Design and Business: Together At Last

Take note: Ringling College of Art and Design offers a Bachelor of Arts in the Business of Art & Design.  In fact, they’re currently the only art and design college with a combined art and business program for undergraduates.

In 2008 college president Dr. Larry Thompson acted on the need to combine business and art under one roof. He brought Wanda Chaves to campus with the simple goal to “help students understand the business side of creative industries.” Since then the college’s unique program has taught students the immeasurable value gained from integrating art and business. Through courses, companies eagerly wanting to be a part of the program, and the resulting graduates employed in creative positions, there is proof that Thompson and Chaves have hit onto something successful. The school is leading the way, by building an environment where students acquire business skills in a creative context.

logoInnovative giants Hasbro, Microsoft Game Studio, Disney Imagineering, and Cirque du Soleil have each dedicated a year to give Ringling students real-life challenges and experiences that require combining their knowledge of the creative world with the real world of business. This coming fall Sesame Street and the Jim Henson Studio will take their turn.

Coursework is competitive with that at other business schools, and all faculty members are PhDs who have taught in other business programs. Yet the curriculum is balanced. It begins with one business class the first semester and builds to a total of 18 throughout the program, combined with studio and liberal arts classes. Accounting principles, managerial statistics, and marketing coexist with art history, drawing, math, and writing for designers. Specific business classes include Introduction to the Business of Fine Art, Leadership in Creative Environments, and Organizational and Management of Art and Design Businesses, providing students with the ability to explore a variety of career options.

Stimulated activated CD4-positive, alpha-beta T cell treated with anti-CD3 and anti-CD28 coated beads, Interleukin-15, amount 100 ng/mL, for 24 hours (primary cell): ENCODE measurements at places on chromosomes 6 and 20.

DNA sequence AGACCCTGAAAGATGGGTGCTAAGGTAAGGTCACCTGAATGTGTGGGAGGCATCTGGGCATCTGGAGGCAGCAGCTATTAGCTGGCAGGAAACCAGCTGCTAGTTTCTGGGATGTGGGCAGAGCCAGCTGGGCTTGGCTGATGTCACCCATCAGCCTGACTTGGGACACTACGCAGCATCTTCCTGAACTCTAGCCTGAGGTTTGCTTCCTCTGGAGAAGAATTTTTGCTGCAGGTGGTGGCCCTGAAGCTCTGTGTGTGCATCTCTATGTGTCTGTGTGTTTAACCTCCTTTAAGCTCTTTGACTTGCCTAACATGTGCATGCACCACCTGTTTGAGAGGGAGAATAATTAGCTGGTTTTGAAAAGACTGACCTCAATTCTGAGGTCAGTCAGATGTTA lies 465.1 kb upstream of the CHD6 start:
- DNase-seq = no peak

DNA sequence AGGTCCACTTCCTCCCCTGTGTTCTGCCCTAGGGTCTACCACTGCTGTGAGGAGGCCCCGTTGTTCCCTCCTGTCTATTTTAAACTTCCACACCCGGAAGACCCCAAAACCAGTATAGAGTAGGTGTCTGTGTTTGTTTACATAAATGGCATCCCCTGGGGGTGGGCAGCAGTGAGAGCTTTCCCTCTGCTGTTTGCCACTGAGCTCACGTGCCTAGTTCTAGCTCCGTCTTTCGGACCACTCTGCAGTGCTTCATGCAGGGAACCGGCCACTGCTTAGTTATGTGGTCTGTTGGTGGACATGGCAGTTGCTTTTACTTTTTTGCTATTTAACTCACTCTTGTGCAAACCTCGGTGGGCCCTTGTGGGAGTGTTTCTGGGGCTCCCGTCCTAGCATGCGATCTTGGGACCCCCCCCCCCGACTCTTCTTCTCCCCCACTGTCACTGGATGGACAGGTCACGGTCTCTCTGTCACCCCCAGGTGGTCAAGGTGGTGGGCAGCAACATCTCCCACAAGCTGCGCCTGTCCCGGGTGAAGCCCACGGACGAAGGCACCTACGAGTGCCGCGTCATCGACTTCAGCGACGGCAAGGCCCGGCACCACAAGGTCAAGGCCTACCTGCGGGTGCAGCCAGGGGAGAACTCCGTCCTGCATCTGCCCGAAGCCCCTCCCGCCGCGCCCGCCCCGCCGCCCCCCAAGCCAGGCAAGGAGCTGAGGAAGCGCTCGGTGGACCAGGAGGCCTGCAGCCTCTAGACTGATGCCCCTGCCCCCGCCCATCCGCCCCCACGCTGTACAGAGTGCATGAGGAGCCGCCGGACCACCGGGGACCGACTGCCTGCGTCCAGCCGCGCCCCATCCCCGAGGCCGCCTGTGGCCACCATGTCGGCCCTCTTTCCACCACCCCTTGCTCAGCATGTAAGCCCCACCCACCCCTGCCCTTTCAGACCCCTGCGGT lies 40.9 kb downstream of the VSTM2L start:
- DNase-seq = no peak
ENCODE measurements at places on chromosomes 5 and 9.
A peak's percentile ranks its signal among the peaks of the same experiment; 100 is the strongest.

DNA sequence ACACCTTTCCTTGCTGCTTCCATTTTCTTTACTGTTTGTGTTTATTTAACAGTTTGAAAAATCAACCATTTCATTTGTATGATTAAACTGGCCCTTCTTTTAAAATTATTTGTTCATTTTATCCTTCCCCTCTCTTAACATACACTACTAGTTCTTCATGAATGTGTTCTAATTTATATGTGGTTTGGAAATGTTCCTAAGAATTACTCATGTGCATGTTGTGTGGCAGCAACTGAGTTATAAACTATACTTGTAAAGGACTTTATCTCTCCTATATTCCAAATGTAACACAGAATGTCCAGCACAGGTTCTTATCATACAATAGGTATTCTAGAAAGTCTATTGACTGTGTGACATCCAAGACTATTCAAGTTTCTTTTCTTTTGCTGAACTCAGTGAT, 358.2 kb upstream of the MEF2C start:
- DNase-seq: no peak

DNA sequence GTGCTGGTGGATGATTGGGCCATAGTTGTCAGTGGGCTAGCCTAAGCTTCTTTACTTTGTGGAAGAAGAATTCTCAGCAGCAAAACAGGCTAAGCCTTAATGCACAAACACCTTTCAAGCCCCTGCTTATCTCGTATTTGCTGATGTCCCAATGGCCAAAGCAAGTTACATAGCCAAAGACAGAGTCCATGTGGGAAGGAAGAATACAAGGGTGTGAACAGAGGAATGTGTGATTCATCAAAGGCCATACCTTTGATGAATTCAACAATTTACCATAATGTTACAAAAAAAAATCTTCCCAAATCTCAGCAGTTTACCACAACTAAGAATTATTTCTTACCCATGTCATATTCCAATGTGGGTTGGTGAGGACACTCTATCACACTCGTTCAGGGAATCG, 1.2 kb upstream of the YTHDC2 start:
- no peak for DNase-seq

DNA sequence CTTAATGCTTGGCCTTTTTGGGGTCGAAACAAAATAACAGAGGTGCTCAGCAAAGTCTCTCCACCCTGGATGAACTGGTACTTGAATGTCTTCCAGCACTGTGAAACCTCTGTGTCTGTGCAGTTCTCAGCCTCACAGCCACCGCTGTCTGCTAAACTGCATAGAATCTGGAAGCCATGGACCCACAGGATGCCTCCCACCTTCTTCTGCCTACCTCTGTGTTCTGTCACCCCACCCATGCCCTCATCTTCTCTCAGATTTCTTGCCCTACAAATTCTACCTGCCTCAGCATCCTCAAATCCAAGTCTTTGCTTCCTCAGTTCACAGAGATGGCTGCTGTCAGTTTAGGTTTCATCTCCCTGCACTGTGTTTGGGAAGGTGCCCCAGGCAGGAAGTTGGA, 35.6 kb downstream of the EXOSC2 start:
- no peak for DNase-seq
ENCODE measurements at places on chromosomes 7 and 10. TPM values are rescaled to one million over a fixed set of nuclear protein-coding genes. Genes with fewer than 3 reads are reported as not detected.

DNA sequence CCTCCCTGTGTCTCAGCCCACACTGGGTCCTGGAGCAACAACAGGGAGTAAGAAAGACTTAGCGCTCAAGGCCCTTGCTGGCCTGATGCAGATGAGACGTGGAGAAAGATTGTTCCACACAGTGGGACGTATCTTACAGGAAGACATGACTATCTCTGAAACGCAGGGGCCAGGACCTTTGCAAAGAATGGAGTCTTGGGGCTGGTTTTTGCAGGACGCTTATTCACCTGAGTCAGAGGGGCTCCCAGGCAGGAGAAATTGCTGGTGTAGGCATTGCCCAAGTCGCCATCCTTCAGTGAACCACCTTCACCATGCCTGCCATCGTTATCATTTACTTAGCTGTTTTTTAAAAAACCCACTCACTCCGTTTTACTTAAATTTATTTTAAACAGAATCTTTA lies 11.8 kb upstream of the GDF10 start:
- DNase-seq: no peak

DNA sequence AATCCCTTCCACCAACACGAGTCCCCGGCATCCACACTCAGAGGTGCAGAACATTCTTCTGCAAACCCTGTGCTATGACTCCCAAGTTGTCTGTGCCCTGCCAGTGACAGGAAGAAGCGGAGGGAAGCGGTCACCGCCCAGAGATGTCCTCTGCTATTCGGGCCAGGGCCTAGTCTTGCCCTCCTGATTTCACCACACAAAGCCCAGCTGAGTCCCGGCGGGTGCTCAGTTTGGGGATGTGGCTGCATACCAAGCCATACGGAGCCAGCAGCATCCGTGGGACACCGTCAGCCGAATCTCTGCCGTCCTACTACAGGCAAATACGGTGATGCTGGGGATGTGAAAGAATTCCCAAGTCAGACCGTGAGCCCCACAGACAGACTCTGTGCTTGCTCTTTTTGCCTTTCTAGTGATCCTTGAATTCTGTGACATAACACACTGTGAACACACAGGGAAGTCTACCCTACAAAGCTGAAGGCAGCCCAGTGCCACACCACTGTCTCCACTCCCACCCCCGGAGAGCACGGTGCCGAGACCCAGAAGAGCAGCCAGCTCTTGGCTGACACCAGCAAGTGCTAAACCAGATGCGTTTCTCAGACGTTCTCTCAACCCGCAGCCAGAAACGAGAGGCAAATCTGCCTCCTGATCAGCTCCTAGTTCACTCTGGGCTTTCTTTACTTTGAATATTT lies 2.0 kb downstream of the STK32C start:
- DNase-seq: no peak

As Wanda explained it to me, “students team up on projects across disciplines;” interior designers with animators, graphic designers and illustrators. One culminating experience is the Senior International Management class. When a Disney Imagineer came to campus students were challenged to design a resort or a mixed use retail and entertainment space. Design and business decisions affected every aspect of their projects. What role does location play in the experience? How do tourism and different cultural values affect the layout of a resort? How does design impact the experience? How do you successfully set up a business and manage people internationally? Students are taught to think strategically and incorporate newly gained business knowledge into the creative process.

The implications of this type of education are almost endless; internships and jobs follow graduation. But what I find most interesting are the students who now have the creativity and understanding of art and design, alongside the business skills and confidence to create their own opportunities. Whether working independently, for a museum, or as a creative asset in a large company these students have a more comprehensive – and complex – set of tools to bring along on their career paths.

Wanda Chaves said it best, ““Opportunities for our students are wide open.”  I hope students and other schools are taking note.

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